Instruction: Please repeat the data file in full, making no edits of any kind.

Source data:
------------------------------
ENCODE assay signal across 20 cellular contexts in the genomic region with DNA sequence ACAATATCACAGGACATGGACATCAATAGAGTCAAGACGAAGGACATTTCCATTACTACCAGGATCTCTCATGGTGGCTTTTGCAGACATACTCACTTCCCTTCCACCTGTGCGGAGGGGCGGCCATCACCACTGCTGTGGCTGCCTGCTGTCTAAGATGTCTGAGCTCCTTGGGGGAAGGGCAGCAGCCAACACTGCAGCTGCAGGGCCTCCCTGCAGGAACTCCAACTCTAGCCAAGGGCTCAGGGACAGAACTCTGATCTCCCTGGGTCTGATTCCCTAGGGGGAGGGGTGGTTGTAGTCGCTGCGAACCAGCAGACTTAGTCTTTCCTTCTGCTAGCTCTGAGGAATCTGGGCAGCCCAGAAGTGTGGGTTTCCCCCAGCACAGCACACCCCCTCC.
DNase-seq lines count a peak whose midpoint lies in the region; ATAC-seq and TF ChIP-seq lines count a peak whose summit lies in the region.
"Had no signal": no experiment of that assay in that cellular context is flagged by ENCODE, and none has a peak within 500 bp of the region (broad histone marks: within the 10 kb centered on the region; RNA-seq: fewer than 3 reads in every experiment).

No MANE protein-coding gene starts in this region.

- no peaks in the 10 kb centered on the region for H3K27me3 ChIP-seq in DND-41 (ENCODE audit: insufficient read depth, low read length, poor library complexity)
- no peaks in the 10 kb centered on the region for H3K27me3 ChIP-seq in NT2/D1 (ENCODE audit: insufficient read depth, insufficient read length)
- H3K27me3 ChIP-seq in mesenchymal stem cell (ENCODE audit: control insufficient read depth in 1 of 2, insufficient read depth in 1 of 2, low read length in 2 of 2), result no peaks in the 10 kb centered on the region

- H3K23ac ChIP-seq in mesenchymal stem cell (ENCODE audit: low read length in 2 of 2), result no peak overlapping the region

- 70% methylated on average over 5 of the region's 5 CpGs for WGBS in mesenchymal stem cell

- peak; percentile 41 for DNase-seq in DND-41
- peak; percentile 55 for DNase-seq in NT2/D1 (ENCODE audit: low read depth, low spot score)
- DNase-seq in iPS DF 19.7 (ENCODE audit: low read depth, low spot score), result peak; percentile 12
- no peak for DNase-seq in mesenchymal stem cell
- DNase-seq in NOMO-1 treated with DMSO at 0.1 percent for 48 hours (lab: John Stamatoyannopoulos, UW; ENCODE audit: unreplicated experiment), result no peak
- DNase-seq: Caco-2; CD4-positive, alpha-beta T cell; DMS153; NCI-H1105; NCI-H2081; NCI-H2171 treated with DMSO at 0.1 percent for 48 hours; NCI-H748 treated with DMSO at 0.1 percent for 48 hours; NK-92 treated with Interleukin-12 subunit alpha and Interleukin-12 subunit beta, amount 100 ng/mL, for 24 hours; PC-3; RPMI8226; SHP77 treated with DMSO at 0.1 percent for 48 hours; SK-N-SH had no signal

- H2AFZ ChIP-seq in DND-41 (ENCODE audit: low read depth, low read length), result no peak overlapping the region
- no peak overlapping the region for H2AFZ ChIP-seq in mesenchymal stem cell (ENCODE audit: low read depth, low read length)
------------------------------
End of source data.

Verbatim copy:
ENCODE assay signal across 20 cellular contexts in the genomic region with DNA sequence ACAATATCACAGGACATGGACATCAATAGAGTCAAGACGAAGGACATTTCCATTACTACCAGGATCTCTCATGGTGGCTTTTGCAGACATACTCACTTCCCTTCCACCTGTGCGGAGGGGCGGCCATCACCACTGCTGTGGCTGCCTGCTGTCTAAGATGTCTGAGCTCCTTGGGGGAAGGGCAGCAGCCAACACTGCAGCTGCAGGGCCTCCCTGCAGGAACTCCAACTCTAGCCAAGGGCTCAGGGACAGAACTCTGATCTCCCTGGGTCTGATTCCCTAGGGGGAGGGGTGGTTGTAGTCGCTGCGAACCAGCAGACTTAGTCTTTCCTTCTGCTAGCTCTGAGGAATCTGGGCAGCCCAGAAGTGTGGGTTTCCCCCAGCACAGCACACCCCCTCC.
DNase-seq lines count a peak whose midpoint lies in the region; ATAC-seq and TF ChIP-seq lines count a peak whose summit lies in the region.
"Had no signal": no experiment of that assay in that cellular context is flagged by ENCODE, and none has a peak within 500 bp of the region (broad histone marks: within the 10 kb centered on the region; RNA-seq: fewer than 3 reads in every experiment).

No MANE protein-coding gene starts in this region.

- no peaks in the 10 kb centered on the region for H3K27me3 ChIP-seq in DND-41 (ENCODE audit: insufficient read depth, low read length, poor library complexity)
- no peaks in the 10 kb centered on the region for H3K27me3 ChIP-seq in NT2/D1 (ENCODE audit: insufficient read depth, insufficient read length)
- H3K27me3 ChIP-seq in mesenchymal stem cell (ENCODE audit: control insufficient read depth in 1 of 2, insufficient read depth in 1 of 2, low read length in 2 of 2), result no peaks in the 10 kb centered on the region

- H3K23ac ChIP-seq in mesenchymal stem cell (ENCODE audit: low read length in 2 of 2), result no peak overlapping the region

- 70% methylated on average over 5 of the region's 5 CpGs for WGBS in mesenchymal stem cell

- peak; percentile 41 for DNase-seq in DND-41
- peak; percentile 55 for DNase-seq in NT2/D1 (ENCODE audit: low read depth, low spot score)
- DNase-seq in iPS DF 19.7 (ENCODE audit: low read depth, low spot score), result peak; percentile 12
- no peak for DNase-seq in mesenchymal stem cell
- DNase-seq in NOMO-1 treated with DMSO at 0.1 percent for 48 hours (lab: John Stamatoyannopoulos, UW; ENCODE audit: unreplicated experiment), result no peak
- DNase-seq: Caco-2; CD4-positive, alpha-beta T cell; DMS153; NCI-H1105; NCI-H2081; NCI-H2171 treated with DMSO at 0.1 percent for 48 hours; NCI-H748 treated with DMSO at 0.1 percent for 48 hours; NK-92 treated with Interleukin-12 subunit alpha and Interleukin-12 subunit beta, amount 100 ng/mL, for 24 hours; PC-3; RPMI8226; SHP77 treated with DMSO at 0.1 percent for 48 hours; SK-N-SH had no signal

- H2AFZ ChIP-seq in DND-41 (ENCODE audit: low read depth, low read length), result no peak overlapping the region
- no peak overlapping the region for H2AFZ ChIP-seq in mesenchymal stem cell (ENCODE audit: low read depth, low read length)